REED London is a complex interweaving of historical and editorial information. We're providing this introduction about how to use the site in order to help you find your way through the maze (or create your own maze!)
What IS a record?
That's a good question, and not an easy one to answer. Essentially, a record is an excerpted segment of a document (e.g., household account, legal proceeding, parish register, correspondence, etc.). REED collection editors chose to include only segments referring to performance in some way. Sometimes these can be extensive, like Bulstrode Whitelocke's reminiscences of his times at Middle Temple. Other times they can be maddeningly brief and opaque, like the record that reads only "the waits were disappointed". Sometimes the records will include sections within the records (or gobbets, as James Cummings once defined them) that tease out multiple references to performance at different points in a long document that includes multiple records.
How can I find my way around the site?
Another good question, and we're glad you asked. If you are unfamiliar with REED or curious about why we're focusing on particular slices of London life and perspectives on performance, you might find the introductory essays written by the editors of the print collections to be particularly helpful. We have optimized these essays by pulling endnotes and glosses in line with the referring text (hover over the note icon to read it in a pop-up window; click on the icon to read an expanded view of the note.) We have also taken the liberty of lightly editing the essays; original print conventions required reference to a record or series of records via page number(s). We have replaced those page references to web links that take the reader directly to that record. Also, throughout the essays persons of note have been tagged as "entities" (this is done throughout the records, as well). Eventually these entities will lead to pages showing all of the records in which those entities appear.
|Inns of Court
"Drama, Entertainment, and Music"
"Drama, Music, Ceremony"
|Civic London to 1558
"Drama, Music, and Ceremonial Customs"
Transliterating the Text
In the original printed volumes the records are usually organized chronologically and then alphabetically (sometimes an additional parameter is introduced), with appendices, glossaries, endnotes, and indices at the end of the volume or in another volume entirely. In order to better manage the digital editing process we have split the records into individual files, maintaining the sections within the records (or 'gobbets', as James Cummings dubbed them) along with notes, glosses, and translations. When you see the symbol [...] you'll know you've come upon an excerption.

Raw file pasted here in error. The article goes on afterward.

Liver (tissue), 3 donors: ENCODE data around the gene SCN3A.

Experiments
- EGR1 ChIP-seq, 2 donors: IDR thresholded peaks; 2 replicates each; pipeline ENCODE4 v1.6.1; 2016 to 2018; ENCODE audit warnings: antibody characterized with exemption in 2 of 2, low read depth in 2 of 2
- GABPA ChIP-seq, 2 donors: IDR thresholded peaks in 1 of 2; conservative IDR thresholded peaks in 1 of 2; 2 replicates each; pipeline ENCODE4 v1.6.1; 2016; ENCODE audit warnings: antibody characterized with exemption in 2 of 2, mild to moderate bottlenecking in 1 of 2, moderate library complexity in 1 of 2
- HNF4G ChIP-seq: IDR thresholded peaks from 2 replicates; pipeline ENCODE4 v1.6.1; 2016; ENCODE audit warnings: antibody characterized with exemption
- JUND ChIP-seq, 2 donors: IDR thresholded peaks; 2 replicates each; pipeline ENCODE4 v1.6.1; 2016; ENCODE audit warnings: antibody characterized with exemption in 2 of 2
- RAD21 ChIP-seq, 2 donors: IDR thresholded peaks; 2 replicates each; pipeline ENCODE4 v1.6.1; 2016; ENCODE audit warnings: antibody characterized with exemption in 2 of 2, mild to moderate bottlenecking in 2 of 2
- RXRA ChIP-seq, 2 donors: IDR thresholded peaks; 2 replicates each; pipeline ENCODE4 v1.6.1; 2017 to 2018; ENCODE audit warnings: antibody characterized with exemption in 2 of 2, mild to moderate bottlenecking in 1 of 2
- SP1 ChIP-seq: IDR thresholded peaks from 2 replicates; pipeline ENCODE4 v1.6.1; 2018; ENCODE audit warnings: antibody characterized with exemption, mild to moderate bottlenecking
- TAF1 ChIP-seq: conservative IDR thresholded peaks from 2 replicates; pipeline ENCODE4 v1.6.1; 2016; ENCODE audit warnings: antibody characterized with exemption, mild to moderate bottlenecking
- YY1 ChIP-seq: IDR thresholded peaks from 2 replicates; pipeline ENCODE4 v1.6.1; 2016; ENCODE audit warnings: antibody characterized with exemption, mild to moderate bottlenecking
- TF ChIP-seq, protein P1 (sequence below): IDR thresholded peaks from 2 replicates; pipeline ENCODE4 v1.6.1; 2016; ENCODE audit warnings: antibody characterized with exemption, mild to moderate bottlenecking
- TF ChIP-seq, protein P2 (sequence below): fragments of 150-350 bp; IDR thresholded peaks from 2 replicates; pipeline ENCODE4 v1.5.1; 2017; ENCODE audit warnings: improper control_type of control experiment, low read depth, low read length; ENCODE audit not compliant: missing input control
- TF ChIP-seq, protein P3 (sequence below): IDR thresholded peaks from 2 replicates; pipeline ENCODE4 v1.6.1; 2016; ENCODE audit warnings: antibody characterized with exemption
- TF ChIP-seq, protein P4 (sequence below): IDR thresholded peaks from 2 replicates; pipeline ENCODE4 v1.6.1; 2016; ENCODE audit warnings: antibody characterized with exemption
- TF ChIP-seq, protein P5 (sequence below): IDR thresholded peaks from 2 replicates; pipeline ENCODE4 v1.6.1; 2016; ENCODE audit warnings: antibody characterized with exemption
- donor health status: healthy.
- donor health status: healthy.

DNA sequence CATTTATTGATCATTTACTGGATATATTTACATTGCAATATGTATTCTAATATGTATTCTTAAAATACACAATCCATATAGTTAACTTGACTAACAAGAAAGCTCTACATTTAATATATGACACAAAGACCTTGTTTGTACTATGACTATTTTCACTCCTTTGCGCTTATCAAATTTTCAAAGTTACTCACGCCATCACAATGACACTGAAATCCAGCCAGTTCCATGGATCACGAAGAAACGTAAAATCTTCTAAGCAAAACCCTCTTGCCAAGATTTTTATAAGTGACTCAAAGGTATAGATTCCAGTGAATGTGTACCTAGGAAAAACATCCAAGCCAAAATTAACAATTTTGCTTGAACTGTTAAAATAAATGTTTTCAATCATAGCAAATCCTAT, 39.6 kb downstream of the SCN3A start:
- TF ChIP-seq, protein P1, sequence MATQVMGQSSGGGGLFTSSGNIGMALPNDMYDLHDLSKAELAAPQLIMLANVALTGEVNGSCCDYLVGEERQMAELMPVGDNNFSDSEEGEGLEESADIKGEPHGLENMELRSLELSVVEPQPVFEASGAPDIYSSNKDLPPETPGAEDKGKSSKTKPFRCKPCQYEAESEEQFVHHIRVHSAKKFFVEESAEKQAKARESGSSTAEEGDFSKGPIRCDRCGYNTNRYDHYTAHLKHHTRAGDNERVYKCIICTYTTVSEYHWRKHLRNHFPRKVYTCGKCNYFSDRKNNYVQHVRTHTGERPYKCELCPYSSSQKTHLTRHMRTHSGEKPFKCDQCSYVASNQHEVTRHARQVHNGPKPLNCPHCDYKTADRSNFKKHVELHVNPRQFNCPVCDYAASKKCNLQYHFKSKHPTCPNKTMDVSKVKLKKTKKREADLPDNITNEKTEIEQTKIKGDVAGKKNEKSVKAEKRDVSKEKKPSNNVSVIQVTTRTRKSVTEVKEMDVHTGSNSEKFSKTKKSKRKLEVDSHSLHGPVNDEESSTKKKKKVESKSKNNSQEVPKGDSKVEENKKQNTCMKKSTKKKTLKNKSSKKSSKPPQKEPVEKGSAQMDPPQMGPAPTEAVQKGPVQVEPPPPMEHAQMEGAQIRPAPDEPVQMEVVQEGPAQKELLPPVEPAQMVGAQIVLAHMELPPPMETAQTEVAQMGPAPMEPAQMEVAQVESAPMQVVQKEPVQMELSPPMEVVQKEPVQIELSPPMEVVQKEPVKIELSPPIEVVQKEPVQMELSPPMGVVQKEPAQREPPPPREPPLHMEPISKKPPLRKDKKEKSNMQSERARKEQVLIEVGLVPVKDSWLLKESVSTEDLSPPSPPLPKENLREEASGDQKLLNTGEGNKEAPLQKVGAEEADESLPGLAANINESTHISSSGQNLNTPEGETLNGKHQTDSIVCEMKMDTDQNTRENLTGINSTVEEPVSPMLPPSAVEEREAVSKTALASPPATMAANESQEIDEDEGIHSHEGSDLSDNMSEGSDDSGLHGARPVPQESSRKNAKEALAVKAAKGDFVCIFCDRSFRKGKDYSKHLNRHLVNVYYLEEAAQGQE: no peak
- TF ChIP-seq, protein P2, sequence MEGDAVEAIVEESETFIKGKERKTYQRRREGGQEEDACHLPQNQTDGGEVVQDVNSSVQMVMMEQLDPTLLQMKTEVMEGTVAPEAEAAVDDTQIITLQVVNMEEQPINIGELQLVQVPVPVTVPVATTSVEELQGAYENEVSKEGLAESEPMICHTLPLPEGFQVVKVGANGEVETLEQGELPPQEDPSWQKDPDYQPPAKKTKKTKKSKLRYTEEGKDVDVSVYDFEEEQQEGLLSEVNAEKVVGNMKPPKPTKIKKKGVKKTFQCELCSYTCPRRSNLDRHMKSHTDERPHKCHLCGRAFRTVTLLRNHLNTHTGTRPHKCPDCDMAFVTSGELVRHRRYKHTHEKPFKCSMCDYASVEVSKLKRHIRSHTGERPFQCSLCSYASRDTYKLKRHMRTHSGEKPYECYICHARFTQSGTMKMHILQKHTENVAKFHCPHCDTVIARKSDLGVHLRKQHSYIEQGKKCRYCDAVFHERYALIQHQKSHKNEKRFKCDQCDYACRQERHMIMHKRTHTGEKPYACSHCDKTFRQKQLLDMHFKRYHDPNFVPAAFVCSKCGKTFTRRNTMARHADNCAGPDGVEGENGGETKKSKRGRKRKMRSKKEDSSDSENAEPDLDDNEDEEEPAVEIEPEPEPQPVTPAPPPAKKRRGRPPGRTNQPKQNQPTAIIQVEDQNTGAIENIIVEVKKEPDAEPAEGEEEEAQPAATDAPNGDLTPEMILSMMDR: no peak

Tagging the Texts
From the project's beginning we have ourselves to adhering to the TEI-XML guidelines for structural and semantic encoding. Because of the need to re-present the records in digital context and fit them within CWRC's text object model we have made changes to the layout of the record gobbets from the way they were presented in the print volumes. But truly, this was never meant to be a diplomatic edition reproducing exactly what one saw in the printed volumes. While they are becoming increasingly difficult to come by, you can still consult one of the print collections if your institutional library purchased a set – or on the Internet Archives.
Because of our interest in the business of performance as well as the performances themselves, we aspire to capture not only named people, places, and organizations within the texts; we endeavour to capture through encoding the material goods and services represented within them. To that end we are tagging the following TEI elements: persName, placeName, orgName, objectName, date, and measure. We are also capturing properties associated with people and places, such as occupation, office, or role. In collaboration with other LINCS researchers studying early modern London, we are compiling vocabularies for place types, occupations and offices, and material objects used in the preparation and production of entertainment. Eventually this information will provide more nuanced queries and faceted searching to draw the user down surprising data pathways.
Features and Showcases
As we annotate and organize the records, we sometimes come upon narratives, themes, or patterns that we think offer more and richer context for the reader. Two examples of this:
- The "Masques of 1612-14" showcase explores through curated records how collectively the gentlemen of four Inns of Court produced and performed in three masques to celebrate the royal weddings of Princess Elizabeth and Frederick V, and Robert Kerr and Frances Howard.
- The "Bad Behaviour at Middle Temple" mini-essay describes how students in the legal fraternities acted out their revelry in sometimes destructive or violent ways, and how punishment often involved exclusion from Inns of Court entertainments.
We are fascinated by the ways in which the records inscribe meaning onto London locations - sometimes in ways that surprise people who think about the City other contexts. You can read about how we define London places in dialogue with other early modern scholars. In the records you will also find places tagged as entities. Eventually these entities will form a gazetteer as well as spatial visualizations that create connections amongst the records.